BNEF tracked over $1 trillion in global investment for technologies to decarbonize the world’s economy in 2022. The US attracted the second largest volume of new capital of any nation, with investment rising 11% year-on-year to $141 billion. Electrified transport, a category that includes revenues from the sale of EVs plus investment in charging infrastructure, was 41% of the total at $57.3 billion. Renewables accounted for 35%, down somewhat from the year prior at $49.5 billion.
The US continues to be far and away the largest market for venture capital and private equity (VC/PE) investment in start-up firms developing new technologies to address climate change. For 2022, US VC/PE totaled $25.5 billion with 422 different deals completed. The energy and transport sectors were the two best funded areas making up over half of 2022 US VC/PE investment. China was the world’s second biggest market for VC/PE, attracting $6.9 billion in 2022.
However, the level of global “sustainable debt” issued by companies and governments, often to refinance projects or issue bonds, slipped in 2022 for the first time since BNEF began tracking such data, to $1.49 trillion from $1.76 trillion a year earlier. The 15.5% decline was due to poor conditions on the public exchanges and some investor hesitancy on ESG-oriented investing. In the US, the backlash against ESG investing has grown stronger with some states even forbidding their pension fund managers to take extra-financial metrics into account in their investment processes. In the rest of the world, the fear of greenwashing has grown stronger, pushing for more regulatory developments but also placing more responsibility on financial participants to hold up to their sustainability claims.
The construction of new renewables facilities slowed, but renewables’ contributions to the grid broke records
The US added 32GW of new renewable power-generating capacity to the grid in 2022. That was down 5GW from the 37GW installed in 2021 and marked the first year-on-year slide in new build since 2018 as developers struggled with tangled supply chains and higher costs. The US solar market specifically was challenged in the first half of 2022 after the Commerce Department announced it was investigating whether to impose higher tariffs on solar equipment from four Southeast Asian nations. By June, President Biden had issued an executive order effectively postponing the imposition of any such tariffs for two years.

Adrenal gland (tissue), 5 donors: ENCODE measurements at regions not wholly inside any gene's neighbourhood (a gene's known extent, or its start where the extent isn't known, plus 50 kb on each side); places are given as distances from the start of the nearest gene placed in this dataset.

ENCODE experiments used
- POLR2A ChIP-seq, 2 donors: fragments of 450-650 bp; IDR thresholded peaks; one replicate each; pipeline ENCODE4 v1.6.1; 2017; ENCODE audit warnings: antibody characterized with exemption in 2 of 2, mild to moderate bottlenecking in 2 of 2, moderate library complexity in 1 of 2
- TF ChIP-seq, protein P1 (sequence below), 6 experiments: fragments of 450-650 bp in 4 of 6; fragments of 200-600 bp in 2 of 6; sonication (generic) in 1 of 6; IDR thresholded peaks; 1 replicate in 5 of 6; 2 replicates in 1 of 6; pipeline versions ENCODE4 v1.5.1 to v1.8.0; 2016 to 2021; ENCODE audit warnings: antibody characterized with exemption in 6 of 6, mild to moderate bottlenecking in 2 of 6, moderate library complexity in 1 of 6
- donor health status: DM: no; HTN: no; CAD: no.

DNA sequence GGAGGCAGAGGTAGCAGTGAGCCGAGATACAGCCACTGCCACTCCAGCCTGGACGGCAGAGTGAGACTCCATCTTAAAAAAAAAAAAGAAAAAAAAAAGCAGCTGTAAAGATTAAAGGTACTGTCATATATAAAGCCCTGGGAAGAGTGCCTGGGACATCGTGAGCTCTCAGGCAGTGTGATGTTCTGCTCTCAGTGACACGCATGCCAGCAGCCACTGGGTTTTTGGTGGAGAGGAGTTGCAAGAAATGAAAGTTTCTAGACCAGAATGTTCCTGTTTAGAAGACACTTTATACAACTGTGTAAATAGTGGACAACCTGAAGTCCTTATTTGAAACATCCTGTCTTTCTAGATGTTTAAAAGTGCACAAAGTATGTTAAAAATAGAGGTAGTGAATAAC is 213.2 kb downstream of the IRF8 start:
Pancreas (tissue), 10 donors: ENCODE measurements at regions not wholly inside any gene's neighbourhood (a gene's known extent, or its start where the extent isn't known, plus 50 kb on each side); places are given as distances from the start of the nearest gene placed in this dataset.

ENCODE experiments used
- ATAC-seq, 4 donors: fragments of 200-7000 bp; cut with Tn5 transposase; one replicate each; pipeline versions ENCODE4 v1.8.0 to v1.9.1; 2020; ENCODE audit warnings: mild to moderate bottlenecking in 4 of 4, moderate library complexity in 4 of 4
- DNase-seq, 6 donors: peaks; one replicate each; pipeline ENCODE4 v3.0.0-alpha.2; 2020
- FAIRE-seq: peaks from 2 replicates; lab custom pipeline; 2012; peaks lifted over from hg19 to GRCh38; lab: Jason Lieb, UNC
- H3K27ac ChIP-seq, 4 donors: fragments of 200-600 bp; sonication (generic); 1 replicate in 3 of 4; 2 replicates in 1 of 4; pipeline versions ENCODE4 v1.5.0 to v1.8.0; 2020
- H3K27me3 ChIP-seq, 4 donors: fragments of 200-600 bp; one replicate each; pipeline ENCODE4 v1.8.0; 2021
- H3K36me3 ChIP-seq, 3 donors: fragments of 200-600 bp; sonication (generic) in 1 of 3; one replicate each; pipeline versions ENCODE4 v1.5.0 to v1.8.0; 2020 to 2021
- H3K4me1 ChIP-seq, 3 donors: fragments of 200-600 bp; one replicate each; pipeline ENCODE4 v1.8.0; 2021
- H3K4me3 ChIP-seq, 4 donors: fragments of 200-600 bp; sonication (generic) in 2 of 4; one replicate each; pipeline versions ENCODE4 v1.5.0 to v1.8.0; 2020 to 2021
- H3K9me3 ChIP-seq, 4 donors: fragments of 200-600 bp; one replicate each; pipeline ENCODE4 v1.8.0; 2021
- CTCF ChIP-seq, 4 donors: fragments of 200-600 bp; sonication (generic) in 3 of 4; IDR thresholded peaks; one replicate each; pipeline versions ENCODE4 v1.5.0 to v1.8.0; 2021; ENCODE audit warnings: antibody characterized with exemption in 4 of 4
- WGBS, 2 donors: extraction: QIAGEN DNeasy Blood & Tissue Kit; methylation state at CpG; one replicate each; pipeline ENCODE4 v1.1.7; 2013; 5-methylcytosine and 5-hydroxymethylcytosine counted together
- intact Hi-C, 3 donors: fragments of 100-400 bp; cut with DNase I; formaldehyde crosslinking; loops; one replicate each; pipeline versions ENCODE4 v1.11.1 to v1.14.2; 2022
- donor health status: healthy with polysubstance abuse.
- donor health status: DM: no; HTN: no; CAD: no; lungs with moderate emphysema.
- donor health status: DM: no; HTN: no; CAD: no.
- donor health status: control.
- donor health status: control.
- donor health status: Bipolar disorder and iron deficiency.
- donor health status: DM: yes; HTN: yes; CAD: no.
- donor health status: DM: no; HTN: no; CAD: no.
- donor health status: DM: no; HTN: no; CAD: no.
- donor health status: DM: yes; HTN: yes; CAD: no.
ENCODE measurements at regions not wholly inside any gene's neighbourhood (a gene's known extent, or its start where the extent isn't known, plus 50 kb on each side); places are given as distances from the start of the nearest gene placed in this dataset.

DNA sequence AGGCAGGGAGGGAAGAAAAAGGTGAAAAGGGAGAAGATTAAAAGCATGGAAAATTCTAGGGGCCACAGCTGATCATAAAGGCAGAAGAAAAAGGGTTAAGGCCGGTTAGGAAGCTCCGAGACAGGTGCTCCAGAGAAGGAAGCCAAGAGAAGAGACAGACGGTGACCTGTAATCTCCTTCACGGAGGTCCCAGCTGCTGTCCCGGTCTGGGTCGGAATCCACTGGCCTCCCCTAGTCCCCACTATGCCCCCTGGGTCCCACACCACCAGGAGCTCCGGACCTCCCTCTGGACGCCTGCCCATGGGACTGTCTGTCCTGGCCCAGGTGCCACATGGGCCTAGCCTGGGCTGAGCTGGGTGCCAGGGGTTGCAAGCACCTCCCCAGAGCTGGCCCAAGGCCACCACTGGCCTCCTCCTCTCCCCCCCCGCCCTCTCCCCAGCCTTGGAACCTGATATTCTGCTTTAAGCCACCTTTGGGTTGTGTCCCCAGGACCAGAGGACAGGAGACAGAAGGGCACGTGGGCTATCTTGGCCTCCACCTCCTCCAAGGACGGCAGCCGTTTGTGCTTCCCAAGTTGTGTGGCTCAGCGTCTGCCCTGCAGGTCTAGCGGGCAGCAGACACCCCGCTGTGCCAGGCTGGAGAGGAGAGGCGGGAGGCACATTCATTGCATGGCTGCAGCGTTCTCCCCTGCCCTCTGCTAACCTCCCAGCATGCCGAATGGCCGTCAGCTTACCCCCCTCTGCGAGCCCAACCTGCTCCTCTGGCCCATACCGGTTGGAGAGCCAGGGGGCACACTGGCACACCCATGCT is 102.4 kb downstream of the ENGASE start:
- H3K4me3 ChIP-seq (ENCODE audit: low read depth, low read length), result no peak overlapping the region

For wind, tax credit uncertainty, coupled with supply chain constraints, interconnection delays, and high input costs were the year’s primary complications. While the IRA revives the tax credit mechanism for new wind farms, it will take time for the support offered by the new law to translate into new capacity additions. New biomass, geothermal, waste-to-energy and small hydro capacity build remained comparatively small in 2022. In all, 21MW of new biomass and waste-to-energy capacity came online in 2022. However, for the first time, the IRA provides a more level playing field and long-term support for the full portfolio of renewable energy technologies which could impact the investment in the slower growing renewable energy sectors.
Even with the challenges, sustainable sources met a record volume of US energy demand in 2022. The contribution of renewables, including wind, solar, biomass, waste-to-energy, geothermal and hydro, rose at the fastest pace among major sectors. Renewable power jumped to 974TWh from 864TWh in 2021, a 12.6% year-on-year rise. Renewables were 22.7% of total US power generation in 2022 – its highest level ever. The growth was driven by surges in output from wind and solar and growth in hydro production.